Wine and Art is an ongoing GFR series on the relationship between the two creative endeavours by working artist and author Lorette C. Luzajic. For the first few days of my annual New Year’s Resolution diet, I could think of nothing but food and wine. My life was flashing before my eyes, a lifetime of gorgeous concoctions and libations. Visions of sugar plums danced in my head, and rivers of spicy shiraz. As I subsisted on hardboiled eggs, paprika, chopped celery, and the like, my mind devised strategies to survive the temporary deprivation. Maybe I could just look at food! It was a greedy buffet, my long table set with stacks of art books. From Renoir’s irritating outdoor lunchtime gaiety to uncouth 16th century peasantry, I watched people eat. I looked at dozens of those lobster claw and lemon still lifes, and contemporary ultra realist candy wrappers and fried eggs. There were the requisite ancient carcass paintings of rabbits and pheasants, and the ones of contemplative and sexy women with wine. And bowl after bowl of apples. Food, glorious food! Food has played a long and important role in art history. It has served as a profound symbolic language that can be read at museums around the world, illuminating our past and our imagination. The things that make food important – nourishment, family time, festivities, funerary goodbyes, occasions of sacrament and celebration, courting and seduction, sustenance and work- are precisely what has made it an important subject for artists. I’m intrigued by the exquisite, detail-obsessed still lifes that are four or five centuries old. They seem so dusty and stodgy these days, merely quaint relics among more hip exhibits about Bowie or microaggressions. Myself being partial to sardonic, frenetic gestures of colour or collage, I’m guilty of thinking “you’ve seen one, you’ve seen them all.” But now I was lured in by oysters and chalices of tepid amber and half-peeled lemons. As it turns out, upon careful contemplation, there is considerable variety in the European post-Reformation still life genre. Flowers became an enormously popular subject matter, for example, but food spawned a host of subgenres, including the “ostentatious still life” genre, the “vanitas” genre, and “breakfast paintings” like Claesz Van Dijck’s “Still Life With Cheese.” The proliferation of food and flower art was a natural outcome of the Reformation, when art depicting religious figures was declared idolatry. Subject matter turned from the divine toward the everyday. At the same time, the patronage of art was shifting from the Catholic Church to ordinary citizens of means. Painting began to reflect the world of actual people rather than Biblical or mythological narratives. Part of the purpose of food portraits was, of course, a declaration of status. More people could afford to eat more kinds of food more often; and if you couldn’t always afford sumptuous banquets, you pretended you did by showing foodstuffs off on your walls. The paintings reflected the ever-opening markets of the region, with exotic fruits and spices that were new to the table. Being blessed with these new luxuries wasn’t something you kept secret. But in the dour days of Dutch reform, the depiction of beauty for its own sake was frowned upon. As with the paintings of gamblers and tavern dwellers, art purported to act as moral instruction. The upper crust underhandedly flaunted their upwardly mobile position in society, but the paintings were technically warnings about excess, greed, sloth, and gluttony. The food and flowers all represented the temporary world, fleeting sources of sustenance that would decay or disappear in time. If you’ve ever wondered why this era produced so many pictures of fruit or crustaceans surrounded by skulls, timepieces, candles, tobacco, violins, etc, now you know. These were lessons in impermanence, gratitude, and moderation: reminders that the pleasures of life would pass away. (Many vanitas still lifes used object arrangements without food, and all those paintings that show dreamy looking people sitting around with a skull and candle were portraying the same theme.) Perhaps the very popularity of the still life is what drove it into inconsequence. By the time modern art rolled around, it was the lowliest genre. The ubiquitous fruit bowl was emptied of all its rich symbolism (temptation, innocence, scarcity, the Eucharist, etc.) Paul Cezanne’s interest in the subject was not in hidden meanings, but about the usefulness of shapes. Foreshadowing cubism and abstraction, he reduced all of his content to its geometric essential: cones, cubes, and spheres. Cezanne’s outrageous flouting of the rules would later be recognized as deconstructing how we see. But at the time, the fruit bowl had long become a decorative cliché. Still, food in art remained popular among the unwashed masses, even if the elite tastemakers found it déclassé. Now, it has become one of the most important themes among hyperrealist painters. With today’s fine art world saturated by installation, digital production, and performance art, not to mention excrement in tin cans and diced up taxidermy, there is an ongoing resistance of painters who insist on, well, paint, as well as on the development of technical skills in draftsmanship and mastery of their medium. One mainstay of hyperrealists is food. And in today’s global marketplace, there is no limit to the cornucopia of colours, shapes, and textures available for them to portray. From bags of oranges that are serious studies of light, to the playful paeans to soda or ketchup, these magicians create work that somehow appears more real than photography. The succulent grease that drips from the edge of a hamburger just might stain your sofa. Jason Walker’s famous donut paintings are even better than the real thing, a perfectly satisfying substitute for the sweet-tooth I’m not feeding right now. The subject of food in art is, if you’ll indulge me, a feast for the eyes. And I’ve only offered a taste- discover its delicious history for yourself. Lorette C. Luzajic is an artist and writer with roots in southern Ontario’s wine country soil. Native to Niagara, at home in Toronto, her work is inspired by wine, cheese, and bleak post-apocalyptic literature. Visit her at mixedupmedia.ca. Photo: Ralph Martin.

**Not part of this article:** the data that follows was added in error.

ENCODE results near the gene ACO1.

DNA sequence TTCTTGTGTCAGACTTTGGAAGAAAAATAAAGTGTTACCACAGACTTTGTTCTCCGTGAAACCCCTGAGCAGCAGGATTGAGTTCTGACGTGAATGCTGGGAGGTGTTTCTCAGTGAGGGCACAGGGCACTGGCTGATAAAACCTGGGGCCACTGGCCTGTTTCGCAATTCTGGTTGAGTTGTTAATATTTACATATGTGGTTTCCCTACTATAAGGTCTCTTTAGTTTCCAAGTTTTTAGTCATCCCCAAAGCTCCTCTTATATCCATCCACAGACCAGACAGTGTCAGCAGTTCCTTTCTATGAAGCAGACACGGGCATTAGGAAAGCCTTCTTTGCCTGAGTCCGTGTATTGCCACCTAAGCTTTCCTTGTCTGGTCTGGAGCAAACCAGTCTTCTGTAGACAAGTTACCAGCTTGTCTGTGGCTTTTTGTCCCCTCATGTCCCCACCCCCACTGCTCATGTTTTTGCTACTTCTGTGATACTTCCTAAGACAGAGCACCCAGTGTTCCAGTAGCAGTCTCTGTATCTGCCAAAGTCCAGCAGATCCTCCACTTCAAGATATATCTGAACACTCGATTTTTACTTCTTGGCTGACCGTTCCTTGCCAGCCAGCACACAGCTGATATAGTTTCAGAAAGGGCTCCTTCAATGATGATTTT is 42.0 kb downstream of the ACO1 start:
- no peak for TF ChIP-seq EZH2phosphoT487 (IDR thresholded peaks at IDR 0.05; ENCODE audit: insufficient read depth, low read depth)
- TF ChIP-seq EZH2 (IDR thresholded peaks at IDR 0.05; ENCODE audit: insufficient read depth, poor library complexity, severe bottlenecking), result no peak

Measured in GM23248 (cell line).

About The Author
Lorette C. Luzajic is a Toronto-based writer, artist, educator, and editor. As founder and editor of the art and literary journal The Ekphrastic Review, she writes most often about art and art history. Her culinary passions include shiraz and carmenere, the world of spices, farm fresh food, and hamburgers. Lorette's award winning visual art has collectors in thirty countries so far.